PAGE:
Samorost: A Gentle Delight
It's come to my attention that there are still some of you out there who haven't heard of Samorost, one of the prettiest delights I've ever come across in surfing the web. Samorost is a sometimes surreal, sometimes cute, always beautiful little puzzle/story told via interactive Flash movies using photographs of tree boles, moss, driftwood, rusty old metal parts, and delightful animated figures. Produced by Czech firm Amanita Design, this gentle tale begins with our plucky little hero discovering, to his horror, that his beautifully spaceworthy piece of driftwood is fatally threatened by collision with a second, oddly very birdlike, driftwood world. He quickly flies over to the approaching threat in his rusty drink-can shuttle pod to see if he can prevent the imminent disaster, and that's where you come in, helping him make his way through one strange, quiet adventure after another.
The gameplay of Samorost is clever, but not too difficult, and fun for players of all ages. Make sure, though, that you're playing on a computer with a sound card; the music and sound design for Samorost is so wonderful and so well integrated into the rest of the experience that it'd be a great shame to miss it.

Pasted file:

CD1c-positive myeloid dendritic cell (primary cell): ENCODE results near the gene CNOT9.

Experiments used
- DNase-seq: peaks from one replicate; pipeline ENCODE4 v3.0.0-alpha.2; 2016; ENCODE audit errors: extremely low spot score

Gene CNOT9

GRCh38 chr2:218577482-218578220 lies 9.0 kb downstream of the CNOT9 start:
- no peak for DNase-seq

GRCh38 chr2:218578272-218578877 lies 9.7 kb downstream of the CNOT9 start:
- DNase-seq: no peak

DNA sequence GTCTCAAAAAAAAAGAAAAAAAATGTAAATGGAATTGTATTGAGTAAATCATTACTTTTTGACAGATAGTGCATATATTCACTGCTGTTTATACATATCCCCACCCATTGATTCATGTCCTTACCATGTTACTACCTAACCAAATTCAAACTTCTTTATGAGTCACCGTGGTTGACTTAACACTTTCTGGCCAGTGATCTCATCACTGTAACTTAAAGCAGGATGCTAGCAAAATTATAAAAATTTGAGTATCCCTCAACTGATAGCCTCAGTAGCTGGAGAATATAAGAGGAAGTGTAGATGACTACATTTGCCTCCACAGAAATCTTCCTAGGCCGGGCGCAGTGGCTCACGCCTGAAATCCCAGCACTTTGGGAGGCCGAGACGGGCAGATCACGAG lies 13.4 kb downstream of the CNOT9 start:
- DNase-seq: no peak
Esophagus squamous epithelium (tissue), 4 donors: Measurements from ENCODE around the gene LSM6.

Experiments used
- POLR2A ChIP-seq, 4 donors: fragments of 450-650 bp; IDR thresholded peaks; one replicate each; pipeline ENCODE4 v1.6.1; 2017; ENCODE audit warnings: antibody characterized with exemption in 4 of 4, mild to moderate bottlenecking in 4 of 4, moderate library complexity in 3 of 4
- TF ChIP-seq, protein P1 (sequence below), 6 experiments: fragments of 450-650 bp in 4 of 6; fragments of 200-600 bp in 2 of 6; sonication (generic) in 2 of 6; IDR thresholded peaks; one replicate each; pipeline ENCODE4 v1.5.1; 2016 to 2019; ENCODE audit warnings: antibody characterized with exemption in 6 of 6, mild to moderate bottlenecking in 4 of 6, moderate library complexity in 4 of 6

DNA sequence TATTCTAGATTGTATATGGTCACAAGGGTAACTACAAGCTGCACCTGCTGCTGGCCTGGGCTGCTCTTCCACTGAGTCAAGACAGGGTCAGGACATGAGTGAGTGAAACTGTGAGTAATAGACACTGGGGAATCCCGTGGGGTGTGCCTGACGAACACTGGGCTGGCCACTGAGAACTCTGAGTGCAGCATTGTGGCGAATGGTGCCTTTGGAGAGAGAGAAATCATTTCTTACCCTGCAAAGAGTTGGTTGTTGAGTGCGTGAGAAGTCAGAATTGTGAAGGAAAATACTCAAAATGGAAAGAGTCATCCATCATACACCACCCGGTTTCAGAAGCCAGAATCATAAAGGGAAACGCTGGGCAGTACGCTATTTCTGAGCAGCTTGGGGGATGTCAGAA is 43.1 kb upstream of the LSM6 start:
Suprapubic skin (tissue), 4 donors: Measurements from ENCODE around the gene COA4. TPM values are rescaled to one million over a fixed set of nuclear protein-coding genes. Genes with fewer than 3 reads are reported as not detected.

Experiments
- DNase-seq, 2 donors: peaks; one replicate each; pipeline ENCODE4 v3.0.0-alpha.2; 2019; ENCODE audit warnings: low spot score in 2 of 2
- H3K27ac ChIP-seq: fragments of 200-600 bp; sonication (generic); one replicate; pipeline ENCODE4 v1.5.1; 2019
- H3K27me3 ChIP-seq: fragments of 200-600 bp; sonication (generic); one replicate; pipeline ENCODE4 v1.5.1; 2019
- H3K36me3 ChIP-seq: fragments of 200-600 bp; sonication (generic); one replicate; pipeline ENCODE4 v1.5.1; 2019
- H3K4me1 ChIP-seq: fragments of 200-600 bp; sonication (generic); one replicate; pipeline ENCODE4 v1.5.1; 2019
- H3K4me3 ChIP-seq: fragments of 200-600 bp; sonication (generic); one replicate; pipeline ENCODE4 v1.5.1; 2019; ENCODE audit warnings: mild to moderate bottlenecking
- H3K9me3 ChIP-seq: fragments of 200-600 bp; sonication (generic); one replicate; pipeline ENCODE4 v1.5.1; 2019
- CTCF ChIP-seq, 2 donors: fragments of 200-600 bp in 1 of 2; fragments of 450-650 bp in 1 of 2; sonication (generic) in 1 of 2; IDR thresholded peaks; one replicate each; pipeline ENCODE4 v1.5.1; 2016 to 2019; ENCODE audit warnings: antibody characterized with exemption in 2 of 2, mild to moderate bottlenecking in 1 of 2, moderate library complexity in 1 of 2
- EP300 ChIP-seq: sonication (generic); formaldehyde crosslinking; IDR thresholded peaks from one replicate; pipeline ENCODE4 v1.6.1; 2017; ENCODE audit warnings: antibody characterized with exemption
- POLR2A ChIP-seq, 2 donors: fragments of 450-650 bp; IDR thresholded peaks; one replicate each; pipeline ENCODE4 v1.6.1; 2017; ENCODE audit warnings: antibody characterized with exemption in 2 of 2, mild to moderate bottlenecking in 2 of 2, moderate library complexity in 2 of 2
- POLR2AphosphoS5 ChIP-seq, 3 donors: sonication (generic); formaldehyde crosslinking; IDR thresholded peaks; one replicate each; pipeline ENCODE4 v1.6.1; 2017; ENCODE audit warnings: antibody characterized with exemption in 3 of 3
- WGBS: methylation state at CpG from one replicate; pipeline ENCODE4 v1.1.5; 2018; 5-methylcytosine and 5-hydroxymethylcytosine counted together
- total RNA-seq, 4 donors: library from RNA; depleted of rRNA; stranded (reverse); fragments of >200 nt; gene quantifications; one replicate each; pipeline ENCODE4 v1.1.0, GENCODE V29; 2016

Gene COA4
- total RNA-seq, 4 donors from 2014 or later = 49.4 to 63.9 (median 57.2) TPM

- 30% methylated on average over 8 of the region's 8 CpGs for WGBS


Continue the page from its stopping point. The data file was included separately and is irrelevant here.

After you've finished off Samorost, you can take heart; all is not over: Samorost 2 has been published now, and it's twice as long as the original while retaining all of its beauty, humor, and fun. Fair warning, though: Samorost 2 comes in two chapters, only the first of which is free; you'll need to buy the "full version" of the game for playing locally on your Windows or Mac computer to access the second chapter; it's only $9.50, though, and these folks certainly deserve that much for the magic they've given us already.
Finally, after you've made your way through all of the Samorost saga, head on over to the main Amanita Design website where you can sample their other animations and Flash games, the best of which is "The Polyphonic Spree - The Quest for the Rest", a Samorost-like experience celebrating and accompanied by the music of the Dallas symphonic pop band The Polyphonic Spree.
As you can tell, I really love this kind of quiet, beautiful puzzle exploration. If you know of more such, please add a comment telling all of us about it!